The assessment and treatment of chest pain–both acute and chronic–is the focus of this conversation with guest Debabrata Mukherjee, MD. Dr. Mukherjee describes risk stratification, appropriate testing, and shared decision-making with patients with chest pain, as well as the importance of preventive care.
Welcome to Heart to Heart Nurses, brought to you by the Preventive Cardiovascular Nurses Association. PCNA's mission is to promote nurses as leaders in cardiovascular disease prevention and management.
Geralyn Warfield (host): I'd like to welcome our audience today for our conversation with Dr. Mukherjee, and I'm going to have him introduce himself to us.
Debabrata Mukherjee (guest): Hi. I’m Deb Mukherjee. I'm the chair of the Department of Internal Medicine at Texas Tech University Health Sciences Center at El Paso, Texas, and an interventional cardiologist by profession.
Geralyn Warfield (host): I'm hoping you can start off our conversation discussing with us the assessment and treatment of acute chest pain.
Debabrata Mukherjee (guest): Acute chest pain is a very common presentation in the emergency department, so appropriate evaluation, which is evidence-based, and not over-utilization of tests, is critical.
As with any medical condition, we start with history, physical exam, [00:01:00] to assess if it is cardiac chest pain, cardiac coronary chest pain, non-cardiac chest pain, non-coronary chest pain.
And we can do tests like ECG, biomarkers such as cardiac troponin, and—in certain individuals, particularly those that are intermediate to intermediate-high risk—appropriate testing, which may include stress testing, which may include anatomical testing such as CTA, and in the very high-risk patients who have ruled in for a heart attack, we do coronary angiography.
Geralyn Warfield (host): So, if one of our listeners is interested in finding out more about the delineation that they need to provide when they're seeing these patients with this kind of chest pain, to what kind of resources would you point them, or what kind of algorithm, for example, if one is available, could they use?
Debabrata Mukherjee (guest): So, one of the very useful risk scores to risk stratify this individual is a HEART score, which is very simple, five factors, and they can [00:02:00] Google it, use it online...an excellent resource. For more descriptions of other risk scores is the 2021 Chest Pain Guidelines: talks about the HEART score, the EDACS, the ADAPT, the modified ADAPT [mADAPT], and even the high sensitivity troponin-based risk score.
So, the two resources would be HEART score calculator online and the 2021 Chest Pain Guidelines for more detailed discussion on the individual risk scores.
Geralyn Warfield (host): So, can you give us an example of a case perhaps, that you have seen in clinical practice where you utilized this? Kind of, maybe, just some sample scores that you were able to access and utilize in your clinical diagnosis.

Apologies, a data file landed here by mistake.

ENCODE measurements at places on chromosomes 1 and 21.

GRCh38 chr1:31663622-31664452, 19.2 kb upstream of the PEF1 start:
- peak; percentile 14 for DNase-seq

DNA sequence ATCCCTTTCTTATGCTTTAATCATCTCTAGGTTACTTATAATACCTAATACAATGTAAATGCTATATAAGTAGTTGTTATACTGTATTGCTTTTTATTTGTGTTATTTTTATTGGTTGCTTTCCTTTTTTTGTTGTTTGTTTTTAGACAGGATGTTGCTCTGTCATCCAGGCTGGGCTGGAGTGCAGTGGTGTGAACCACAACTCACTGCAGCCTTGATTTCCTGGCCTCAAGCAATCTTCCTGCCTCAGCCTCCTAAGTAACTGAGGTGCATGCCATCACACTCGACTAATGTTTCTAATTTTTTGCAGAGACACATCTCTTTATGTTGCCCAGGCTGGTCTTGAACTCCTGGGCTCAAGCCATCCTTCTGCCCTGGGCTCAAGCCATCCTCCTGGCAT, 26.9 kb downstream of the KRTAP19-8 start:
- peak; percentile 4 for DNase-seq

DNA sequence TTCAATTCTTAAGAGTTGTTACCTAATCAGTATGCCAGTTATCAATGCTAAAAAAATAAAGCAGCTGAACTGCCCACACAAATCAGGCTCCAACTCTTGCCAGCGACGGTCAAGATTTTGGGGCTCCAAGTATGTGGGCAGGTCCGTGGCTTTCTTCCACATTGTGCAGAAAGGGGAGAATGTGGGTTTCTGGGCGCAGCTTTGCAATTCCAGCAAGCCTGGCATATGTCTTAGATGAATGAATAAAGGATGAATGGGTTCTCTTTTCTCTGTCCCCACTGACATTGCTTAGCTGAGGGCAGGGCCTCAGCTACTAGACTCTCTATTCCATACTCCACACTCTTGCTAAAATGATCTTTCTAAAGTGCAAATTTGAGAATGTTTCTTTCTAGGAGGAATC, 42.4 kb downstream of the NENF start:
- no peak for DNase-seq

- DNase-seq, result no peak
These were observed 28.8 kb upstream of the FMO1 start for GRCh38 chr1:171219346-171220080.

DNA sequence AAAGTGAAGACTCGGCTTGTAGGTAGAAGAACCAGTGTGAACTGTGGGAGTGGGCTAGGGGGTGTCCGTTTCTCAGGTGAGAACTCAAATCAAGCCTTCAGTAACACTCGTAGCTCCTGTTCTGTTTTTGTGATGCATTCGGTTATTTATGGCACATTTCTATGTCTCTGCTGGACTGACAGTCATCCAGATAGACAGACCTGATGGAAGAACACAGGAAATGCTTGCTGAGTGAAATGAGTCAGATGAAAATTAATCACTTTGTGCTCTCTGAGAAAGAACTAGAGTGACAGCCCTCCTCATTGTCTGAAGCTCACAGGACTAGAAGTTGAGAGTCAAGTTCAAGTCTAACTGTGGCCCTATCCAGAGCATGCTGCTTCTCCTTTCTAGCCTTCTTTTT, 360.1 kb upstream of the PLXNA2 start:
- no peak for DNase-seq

Debabrata Mukherjee (guest): Right. So, a few weeks ago I saw a 54-year-old woman with diabetes, hypertension, dyslipidemia. Came in with chest pain with some ECG changes, which were not quite ischemic, but not quite normal ECG, [00:03:00] normal biomarkers. And we used the HEART score and HEART score was calculated to be six, which puts her at intermediate risk.
So, she underwent stress testing and we found that she did have moderate to severe ischemia. Eventually underwent angiography, and a stent to her left circumflex artery. So, that's a good example.
With individuals with low-risk HEART score, we, we safely discharge from the emergency department or from the urgent care clinic, restratify them later with lipid profile, other testing to rule out diabetes and check for hypertension.
So, using a HEART score is a very effective way of risk stratifying. We call it clinical decision pathway into low risk, high risk, and intermediate risk.
Geralyn Warfield (host): So, in the case study that you just provided to us, how did you go about sharing with the patient about what the test results were going to mean in terms of next steps for her?
Debabrata Mukherjee (guest): That is an excellent question, Geralyn. [00:04:00] And shared decision making is key. We have many choices today. So, what I told her is that based on the clinical decision pathway, she's at intermediate risk, which is six—so, four to seven is intermediate risk. And I give her choices of the tests that we can do, which include CT angiography, stress imaging, to further risk stratify her.
And then we went over the risks, benefits of the test and the individual tests, including radiation contrast with some of the tests. And she decided because of the contrast issue, and she had a family history of kidney disease, to go with stress nuclear imaging. But it is key to discuss the risks, the benefits, the consequences, the test involvement of radiation or contrast to the individual patient, and make an educated decision between the clinician and the individual patient.
Geralyn Warfield (host): And I suspect in your clinical situation, you always have the possibility that family [00:05:00] members or caregivers are also present for that discussion. Do you change your discussion at any point for them? Do you, do have somebody on your team, for example, do follow up just to make sure there's, all their questions are answered?